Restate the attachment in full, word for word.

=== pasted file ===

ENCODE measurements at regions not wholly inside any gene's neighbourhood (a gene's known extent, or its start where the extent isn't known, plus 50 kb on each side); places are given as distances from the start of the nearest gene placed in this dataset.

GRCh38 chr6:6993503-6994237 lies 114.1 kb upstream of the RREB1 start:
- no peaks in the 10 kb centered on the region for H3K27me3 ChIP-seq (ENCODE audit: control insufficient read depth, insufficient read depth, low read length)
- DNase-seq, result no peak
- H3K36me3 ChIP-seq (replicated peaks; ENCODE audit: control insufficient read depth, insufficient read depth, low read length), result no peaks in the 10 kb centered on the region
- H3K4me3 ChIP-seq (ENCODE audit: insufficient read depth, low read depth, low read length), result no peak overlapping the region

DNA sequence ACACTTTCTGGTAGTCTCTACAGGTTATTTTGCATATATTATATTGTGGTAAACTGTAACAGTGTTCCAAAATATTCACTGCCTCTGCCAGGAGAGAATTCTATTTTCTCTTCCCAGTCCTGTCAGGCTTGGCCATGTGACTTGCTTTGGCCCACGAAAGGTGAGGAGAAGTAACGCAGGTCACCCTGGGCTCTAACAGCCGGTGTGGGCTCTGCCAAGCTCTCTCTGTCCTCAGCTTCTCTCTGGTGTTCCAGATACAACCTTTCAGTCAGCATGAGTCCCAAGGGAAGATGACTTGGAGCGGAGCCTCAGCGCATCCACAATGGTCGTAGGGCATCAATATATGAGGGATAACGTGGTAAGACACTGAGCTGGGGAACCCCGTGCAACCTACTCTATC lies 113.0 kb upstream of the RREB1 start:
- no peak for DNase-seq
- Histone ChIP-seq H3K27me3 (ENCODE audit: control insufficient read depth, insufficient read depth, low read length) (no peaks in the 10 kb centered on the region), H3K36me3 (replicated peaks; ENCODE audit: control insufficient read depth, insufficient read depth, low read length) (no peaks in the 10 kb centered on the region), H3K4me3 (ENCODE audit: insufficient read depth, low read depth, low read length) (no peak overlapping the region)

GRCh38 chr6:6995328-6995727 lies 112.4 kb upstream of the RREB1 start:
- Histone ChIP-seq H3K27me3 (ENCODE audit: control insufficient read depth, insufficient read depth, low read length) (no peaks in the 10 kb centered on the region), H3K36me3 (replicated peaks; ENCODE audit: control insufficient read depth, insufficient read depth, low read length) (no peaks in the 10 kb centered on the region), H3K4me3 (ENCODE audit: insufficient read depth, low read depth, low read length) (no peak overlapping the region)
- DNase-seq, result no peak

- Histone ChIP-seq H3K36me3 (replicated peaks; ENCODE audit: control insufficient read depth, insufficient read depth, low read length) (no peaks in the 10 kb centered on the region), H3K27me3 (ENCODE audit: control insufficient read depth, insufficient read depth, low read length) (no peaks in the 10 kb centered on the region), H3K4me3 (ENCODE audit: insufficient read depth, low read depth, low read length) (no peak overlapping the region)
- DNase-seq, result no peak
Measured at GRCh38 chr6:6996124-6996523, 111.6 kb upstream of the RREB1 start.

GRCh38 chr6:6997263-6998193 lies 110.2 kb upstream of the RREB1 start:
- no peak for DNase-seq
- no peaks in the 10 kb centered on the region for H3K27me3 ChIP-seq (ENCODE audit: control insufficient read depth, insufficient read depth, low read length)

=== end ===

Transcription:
ENCODE measurements at regions not wholly inside any gene's neighbourhood (a gene's known extent, or its start where the extent isn't known, plus 50 kb on each side); places are given as distances from the start of the nearest gene placed in this dataset.

GRCh38 chr6:6993503-6994237 lies 114.1 kb upstream of the RREB1 start:
- no peaks in the 10 kb centered on the region for H3K27me3 ChIP-seq (ENCODE audit: control insufficient read depth, insufficient read depth, low read length)
- DNase-seq, result no peak
- H3K36me3 ChIP-seq (replicated peaks; ENCODE audit: control insufficient read depth, insufficient read depth, low read length), result no peaks in the 10 kb centered on the region
- H3K4me3 ChIP-seq (ENCODE audit: insufficient read depth, low read depth, low read length), result no peak overlapping the region

DNA sequence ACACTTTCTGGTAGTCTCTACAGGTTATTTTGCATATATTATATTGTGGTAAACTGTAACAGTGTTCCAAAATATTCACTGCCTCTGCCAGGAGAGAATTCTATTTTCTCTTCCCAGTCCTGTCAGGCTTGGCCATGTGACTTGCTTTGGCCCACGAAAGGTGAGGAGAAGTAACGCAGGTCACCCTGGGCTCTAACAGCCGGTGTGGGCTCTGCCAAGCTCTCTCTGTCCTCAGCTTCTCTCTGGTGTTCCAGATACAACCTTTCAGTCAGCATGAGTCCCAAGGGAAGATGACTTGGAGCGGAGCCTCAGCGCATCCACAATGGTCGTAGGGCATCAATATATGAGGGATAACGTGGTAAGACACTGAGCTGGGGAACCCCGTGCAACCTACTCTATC lies 113.0 kb upstream of the RREB1 start:
- no peak for DNase-seq
- Histone ChIP-seq H3K27me3 (ENCODE audit: control insufficient read depth, insufficient read depth, low read length) (no peaks in the 10 kb centered on the region), H3K36me3 (replicated peaks; ENCODE audit: control insufficient read depth, insufficient read depth, low read length) (no peaks in the 10 kb centered on the region), H3K4me3 (ENCODE audit: insufficient read depth, low read depth, low read length) (no peak overlapping the region)

GRCh38 chr6:6995328-6995727 lies 112.4 kb upstream of the RREB1 start:
- Histone ChIP-seq H3K27me3 (ENCODE audit: control insufficient read depth, insufficient read depth, low read length) (no peaks in the 10 kb centered on the region), H3K36me3 (replicated peaks; ENCODE audit: control insufficient read depth, insufficient read depth, low read length) (no peaks in the 10 kb centered on the region), H3K4me3 (ENCODE audit: insufficient read depth, low read depth, low read length) (no peak overlapping the region)
- DNase-seq, result no peak

- Histone ChIP-seq H3K36me3 (replicated peaks; ENCODE audit: control insufficient read depth, insufficient read depth, low read length) (no peaks in the 10 kb centered on the region), H3K27me3 (ENCODE audit: control insufficient read depth, insufficient read depth, low read length) (no peaks in the 10 kb centered on the region), H3K4me3 (ENCODE audit: insufficient read depth, low read depth, low read length) (no peak overlapping the region)
- DNase-seq, result no peak
Measured at GRCh38 chr6:6996124-6996523, 111.6 kb upstream of the RREB1 start.

GRCh38 chr6:6997263-6998193 lies 110.2 kb upstream of the RREB1 start:
- no peak for DNase-seq
- no peaks in the 10 kb centered on the region for H3K27me3 ChIP-seq (ENCODE audit: control insufficient read depth, insufficient read depth, low read length)